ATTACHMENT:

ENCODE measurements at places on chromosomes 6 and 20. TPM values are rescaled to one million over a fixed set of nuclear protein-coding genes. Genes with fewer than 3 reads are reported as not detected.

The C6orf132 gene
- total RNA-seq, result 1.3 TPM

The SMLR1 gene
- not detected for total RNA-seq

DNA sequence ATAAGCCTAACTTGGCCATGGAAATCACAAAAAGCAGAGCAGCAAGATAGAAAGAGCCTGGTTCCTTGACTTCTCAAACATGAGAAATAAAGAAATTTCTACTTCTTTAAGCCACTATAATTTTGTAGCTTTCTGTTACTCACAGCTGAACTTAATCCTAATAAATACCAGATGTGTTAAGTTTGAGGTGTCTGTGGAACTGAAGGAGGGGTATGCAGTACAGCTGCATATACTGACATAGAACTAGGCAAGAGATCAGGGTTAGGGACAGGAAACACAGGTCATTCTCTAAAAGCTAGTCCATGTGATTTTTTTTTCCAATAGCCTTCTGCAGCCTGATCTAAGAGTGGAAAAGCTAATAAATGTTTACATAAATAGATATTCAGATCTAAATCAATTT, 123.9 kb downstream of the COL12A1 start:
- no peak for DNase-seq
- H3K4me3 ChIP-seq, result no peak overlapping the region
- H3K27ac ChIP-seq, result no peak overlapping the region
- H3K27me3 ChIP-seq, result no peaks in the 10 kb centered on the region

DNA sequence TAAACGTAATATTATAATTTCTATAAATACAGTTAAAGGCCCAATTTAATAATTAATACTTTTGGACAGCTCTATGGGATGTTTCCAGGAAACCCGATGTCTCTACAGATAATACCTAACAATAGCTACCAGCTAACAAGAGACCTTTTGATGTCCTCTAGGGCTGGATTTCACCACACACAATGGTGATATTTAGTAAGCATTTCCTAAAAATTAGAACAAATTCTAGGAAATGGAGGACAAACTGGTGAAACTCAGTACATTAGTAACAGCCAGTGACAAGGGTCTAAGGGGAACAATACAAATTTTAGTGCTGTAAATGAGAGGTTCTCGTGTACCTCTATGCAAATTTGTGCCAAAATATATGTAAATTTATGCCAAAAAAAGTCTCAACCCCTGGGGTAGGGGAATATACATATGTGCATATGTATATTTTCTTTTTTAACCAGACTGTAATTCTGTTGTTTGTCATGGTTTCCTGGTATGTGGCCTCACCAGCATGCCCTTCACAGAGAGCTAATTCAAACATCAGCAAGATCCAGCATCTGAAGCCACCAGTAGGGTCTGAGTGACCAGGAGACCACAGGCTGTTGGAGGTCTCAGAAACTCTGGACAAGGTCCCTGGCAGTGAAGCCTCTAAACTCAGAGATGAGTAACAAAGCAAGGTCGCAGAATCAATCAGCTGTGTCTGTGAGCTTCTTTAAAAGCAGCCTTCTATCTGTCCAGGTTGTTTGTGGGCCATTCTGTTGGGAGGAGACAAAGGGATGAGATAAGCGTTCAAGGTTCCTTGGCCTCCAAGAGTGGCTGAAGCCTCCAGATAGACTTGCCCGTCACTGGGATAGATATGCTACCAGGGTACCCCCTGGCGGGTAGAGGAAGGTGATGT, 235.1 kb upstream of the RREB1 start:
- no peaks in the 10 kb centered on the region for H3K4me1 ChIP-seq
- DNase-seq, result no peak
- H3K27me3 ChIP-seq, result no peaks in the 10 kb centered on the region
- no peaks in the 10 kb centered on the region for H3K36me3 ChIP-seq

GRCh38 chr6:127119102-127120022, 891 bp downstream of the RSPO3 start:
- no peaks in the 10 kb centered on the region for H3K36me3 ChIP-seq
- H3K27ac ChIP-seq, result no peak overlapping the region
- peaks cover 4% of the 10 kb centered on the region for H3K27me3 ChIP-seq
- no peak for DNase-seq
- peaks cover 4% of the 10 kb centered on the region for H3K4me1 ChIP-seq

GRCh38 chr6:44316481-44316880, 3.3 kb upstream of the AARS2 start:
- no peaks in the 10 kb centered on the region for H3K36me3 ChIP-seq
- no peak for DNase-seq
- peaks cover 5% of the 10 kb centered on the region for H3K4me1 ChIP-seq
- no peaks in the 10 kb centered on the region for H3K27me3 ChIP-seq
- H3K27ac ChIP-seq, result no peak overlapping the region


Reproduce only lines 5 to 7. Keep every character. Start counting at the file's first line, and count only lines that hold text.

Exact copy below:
- not detected for total RNA-seq

DNA sequence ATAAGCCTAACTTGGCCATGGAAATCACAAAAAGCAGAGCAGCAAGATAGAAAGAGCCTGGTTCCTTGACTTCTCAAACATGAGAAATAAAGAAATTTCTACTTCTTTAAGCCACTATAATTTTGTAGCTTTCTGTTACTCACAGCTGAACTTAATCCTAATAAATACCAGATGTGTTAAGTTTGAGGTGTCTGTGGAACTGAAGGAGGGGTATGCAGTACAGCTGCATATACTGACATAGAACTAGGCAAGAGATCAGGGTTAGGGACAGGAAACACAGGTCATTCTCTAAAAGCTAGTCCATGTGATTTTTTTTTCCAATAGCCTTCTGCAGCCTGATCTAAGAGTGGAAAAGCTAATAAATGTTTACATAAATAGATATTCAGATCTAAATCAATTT, 123.9 kb downstream of the COL12A1 start:
- no peak for DNase-seq